Setting Your CPG Marketing Data Free
In the programmatic era, the more data you’ve got for your digital campaign, the better. So, when we see one of our clients with access to mountains of data that isn’t being captured or put to use, it makes us want to smack our foreheads against the wall.
Unfortunately for our foreheads — not to mention the walls in our office — good data goes to waste all the time, and CPG companies are sometimes the biggest offenders. The good news: It’s never too late to take advantage of your data. Let’s look at three major categories of data that are typically underused by CPG companies — and also at a few ways to put that data to work.
Many CPG companies have databases of consumers who purchase their products in physical stores. It’s valuable data that has often been painstakingly gathered through a variety of offline campaigns, from coupons, to loyalty card programs. But some companies don’t yet appreciate that data onboarding companies can match offline consumers with their online identities using cookies. And once a match is made, you’ve left with an ideal consumer to target online. To take a simple (fictional) example: A consumer buys a bottle of Johnson & Johnson’s baby shampoo at Safeway using a coupon she received in the mail. She then logs in to Facebook and sees an ad (perhaps offering a discount) for Johnson and Johnson’s baby bubble bath or lotion. (Yes, even Facebook has gotten into the onboarding game.)
Just about every company is now active on a number of different social networks. The problem? All this great social data is often used only for campaigns on the specific network from which it’s gathered. Facebook data is used for Facebook campaigns, Twitter data for Twitter campaigns, and so on. But it doesn’t have to be this way. If Starbucks’ Facebook fans click on a photo of one its drinks, for example, Starbucks should be able to show those Facebook users ads not just on Facebook but also on all the different websites they visit. And thanks to demand side platforms (DMPs) that’s now entirely doable. DMPs allows you to “shorten” all of your social links so that they’re rerouted through the DMP’s domain. In non-ad geek speak, that means that every single social user who clicks on your link or photo can be targeted just about anywhere.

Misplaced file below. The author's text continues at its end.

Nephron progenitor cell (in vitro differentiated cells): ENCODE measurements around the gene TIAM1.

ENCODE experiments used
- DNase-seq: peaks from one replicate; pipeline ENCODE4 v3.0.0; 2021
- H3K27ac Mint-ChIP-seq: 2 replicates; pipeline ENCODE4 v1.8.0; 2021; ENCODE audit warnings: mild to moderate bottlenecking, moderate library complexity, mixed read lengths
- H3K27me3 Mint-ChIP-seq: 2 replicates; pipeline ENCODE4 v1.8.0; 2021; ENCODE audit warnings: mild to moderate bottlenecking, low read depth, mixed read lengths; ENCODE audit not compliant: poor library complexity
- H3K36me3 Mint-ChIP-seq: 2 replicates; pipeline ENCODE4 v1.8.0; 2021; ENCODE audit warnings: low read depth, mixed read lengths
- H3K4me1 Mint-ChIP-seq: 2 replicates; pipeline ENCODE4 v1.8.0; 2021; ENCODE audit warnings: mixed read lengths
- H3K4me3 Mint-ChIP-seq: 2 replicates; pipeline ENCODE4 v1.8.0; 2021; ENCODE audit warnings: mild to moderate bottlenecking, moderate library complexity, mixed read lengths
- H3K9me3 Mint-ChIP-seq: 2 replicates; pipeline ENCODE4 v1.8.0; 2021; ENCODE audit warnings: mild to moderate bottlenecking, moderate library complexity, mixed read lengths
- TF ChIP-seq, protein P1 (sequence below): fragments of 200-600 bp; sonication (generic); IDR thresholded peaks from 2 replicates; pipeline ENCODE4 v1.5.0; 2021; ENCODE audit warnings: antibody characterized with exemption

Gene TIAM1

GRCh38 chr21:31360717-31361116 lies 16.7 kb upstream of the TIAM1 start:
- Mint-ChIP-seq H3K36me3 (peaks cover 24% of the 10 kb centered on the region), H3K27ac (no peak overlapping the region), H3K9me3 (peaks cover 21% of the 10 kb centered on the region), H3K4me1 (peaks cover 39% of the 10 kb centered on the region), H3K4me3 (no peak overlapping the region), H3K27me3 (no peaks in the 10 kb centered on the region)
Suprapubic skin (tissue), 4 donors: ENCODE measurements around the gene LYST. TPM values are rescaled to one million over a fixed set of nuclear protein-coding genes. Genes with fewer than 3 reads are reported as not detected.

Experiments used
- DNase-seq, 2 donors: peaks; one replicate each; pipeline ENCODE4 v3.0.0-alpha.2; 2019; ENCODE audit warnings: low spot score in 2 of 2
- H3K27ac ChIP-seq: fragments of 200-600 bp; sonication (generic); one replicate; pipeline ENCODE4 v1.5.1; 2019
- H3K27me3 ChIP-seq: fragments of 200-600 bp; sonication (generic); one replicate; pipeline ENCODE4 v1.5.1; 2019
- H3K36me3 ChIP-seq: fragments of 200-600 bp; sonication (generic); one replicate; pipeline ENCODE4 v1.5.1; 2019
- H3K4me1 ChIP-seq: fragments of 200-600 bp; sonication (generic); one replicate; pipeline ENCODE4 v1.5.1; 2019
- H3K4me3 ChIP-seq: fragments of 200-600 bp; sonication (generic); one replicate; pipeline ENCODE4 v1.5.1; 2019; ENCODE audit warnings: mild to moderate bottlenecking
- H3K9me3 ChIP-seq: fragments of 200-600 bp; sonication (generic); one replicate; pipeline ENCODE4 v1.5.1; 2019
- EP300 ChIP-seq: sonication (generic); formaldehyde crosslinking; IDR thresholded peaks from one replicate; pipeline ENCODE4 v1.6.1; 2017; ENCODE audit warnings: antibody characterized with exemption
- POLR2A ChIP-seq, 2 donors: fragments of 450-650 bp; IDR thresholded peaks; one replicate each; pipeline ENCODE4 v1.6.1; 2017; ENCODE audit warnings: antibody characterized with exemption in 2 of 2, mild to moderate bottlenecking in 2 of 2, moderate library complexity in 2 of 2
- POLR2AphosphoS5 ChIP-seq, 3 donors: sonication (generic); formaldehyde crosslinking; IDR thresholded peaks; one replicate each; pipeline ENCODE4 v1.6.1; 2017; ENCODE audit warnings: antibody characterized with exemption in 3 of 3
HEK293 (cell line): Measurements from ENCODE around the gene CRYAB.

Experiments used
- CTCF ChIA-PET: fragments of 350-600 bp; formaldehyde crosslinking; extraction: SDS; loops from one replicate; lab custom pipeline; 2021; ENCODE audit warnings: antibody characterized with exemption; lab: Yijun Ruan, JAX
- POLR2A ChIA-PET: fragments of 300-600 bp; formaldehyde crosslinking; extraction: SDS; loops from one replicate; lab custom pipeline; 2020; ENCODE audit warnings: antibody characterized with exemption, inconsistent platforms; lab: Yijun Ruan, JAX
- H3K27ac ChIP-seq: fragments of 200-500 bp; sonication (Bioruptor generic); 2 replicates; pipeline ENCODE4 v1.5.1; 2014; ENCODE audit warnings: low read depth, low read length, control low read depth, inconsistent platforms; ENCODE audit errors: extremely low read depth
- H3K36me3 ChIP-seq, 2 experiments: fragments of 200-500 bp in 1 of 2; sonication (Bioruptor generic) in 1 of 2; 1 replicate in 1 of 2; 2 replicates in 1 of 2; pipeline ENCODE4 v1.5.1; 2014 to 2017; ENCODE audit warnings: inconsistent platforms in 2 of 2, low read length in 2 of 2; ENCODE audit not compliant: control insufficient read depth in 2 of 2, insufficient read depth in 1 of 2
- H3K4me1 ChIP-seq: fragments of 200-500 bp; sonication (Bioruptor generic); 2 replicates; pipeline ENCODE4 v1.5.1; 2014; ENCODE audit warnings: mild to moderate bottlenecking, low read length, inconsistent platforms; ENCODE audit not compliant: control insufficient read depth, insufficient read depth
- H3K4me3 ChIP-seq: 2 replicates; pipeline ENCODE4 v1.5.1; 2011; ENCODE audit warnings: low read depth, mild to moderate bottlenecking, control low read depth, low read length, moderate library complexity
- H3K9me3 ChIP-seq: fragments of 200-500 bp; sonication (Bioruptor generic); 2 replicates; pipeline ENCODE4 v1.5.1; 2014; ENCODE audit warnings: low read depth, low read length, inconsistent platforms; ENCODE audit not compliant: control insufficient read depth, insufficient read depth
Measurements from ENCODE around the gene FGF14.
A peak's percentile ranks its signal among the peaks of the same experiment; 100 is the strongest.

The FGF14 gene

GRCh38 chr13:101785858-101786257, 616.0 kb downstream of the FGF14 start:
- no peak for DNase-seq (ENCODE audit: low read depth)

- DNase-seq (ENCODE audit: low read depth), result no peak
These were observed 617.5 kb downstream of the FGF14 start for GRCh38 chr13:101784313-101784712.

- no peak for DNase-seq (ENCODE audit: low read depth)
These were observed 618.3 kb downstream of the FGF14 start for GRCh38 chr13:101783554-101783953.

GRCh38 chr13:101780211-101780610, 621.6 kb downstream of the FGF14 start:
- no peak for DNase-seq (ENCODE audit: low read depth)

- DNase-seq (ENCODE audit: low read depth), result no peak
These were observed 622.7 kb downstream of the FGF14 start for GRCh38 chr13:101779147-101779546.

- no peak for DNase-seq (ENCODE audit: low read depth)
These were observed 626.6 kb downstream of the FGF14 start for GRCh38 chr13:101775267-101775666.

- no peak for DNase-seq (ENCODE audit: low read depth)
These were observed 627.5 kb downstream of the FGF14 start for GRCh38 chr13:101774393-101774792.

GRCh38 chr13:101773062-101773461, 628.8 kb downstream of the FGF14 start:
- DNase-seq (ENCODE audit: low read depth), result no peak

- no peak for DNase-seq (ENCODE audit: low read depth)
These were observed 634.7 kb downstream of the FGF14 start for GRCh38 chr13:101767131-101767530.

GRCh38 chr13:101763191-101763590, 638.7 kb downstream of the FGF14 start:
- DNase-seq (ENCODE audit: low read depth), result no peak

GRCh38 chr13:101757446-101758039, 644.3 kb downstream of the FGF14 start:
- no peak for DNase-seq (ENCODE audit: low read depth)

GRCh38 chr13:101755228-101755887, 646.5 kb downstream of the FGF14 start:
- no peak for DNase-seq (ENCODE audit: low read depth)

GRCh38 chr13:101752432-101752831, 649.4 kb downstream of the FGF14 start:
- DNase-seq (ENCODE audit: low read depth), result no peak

Traffic to your website, of course, arrives from lots of other sites. And which specific sites they are is valuable — and often overlooked — data. Say you’re a healthy snack brand, such as Robert’s American Gourmet Food, and you notice that a significant portion of your incoming traffic comes from Pinterest boards created by Moms interested in healthy school lunches. Meanwhile, another big portion of your traffic comes from a site dedicated to eating well on a tight budget. These are likely two very different types of consumers and it could make sense to retarget them with very different creatives. In short, all incoming traffic is not made alike, and that simple insight can make your campaigns much more effective.
As you can see, the data is there, just begging for someone to use it. And the ways in which you can take advantage extend far beyond traditional RTB. For some brands, private exchanges (programmatic premium) have become a way to safely take advantage of previously untapped data. You can now even send targeted tweets with Twitter’s brand new Tailored Audiences program. (Ever thought you’d be able to send thank you tweets or requests for reviews to people who just bought your product at Sears? Now you can…) And while native advertising can be resistant to targeting, the data you gather on your customers can still lead to much stronger, more informed, native campaigns.
In other words, if you’re in CPG and not using all your data, it’s time to act. Our office walls will thank you.
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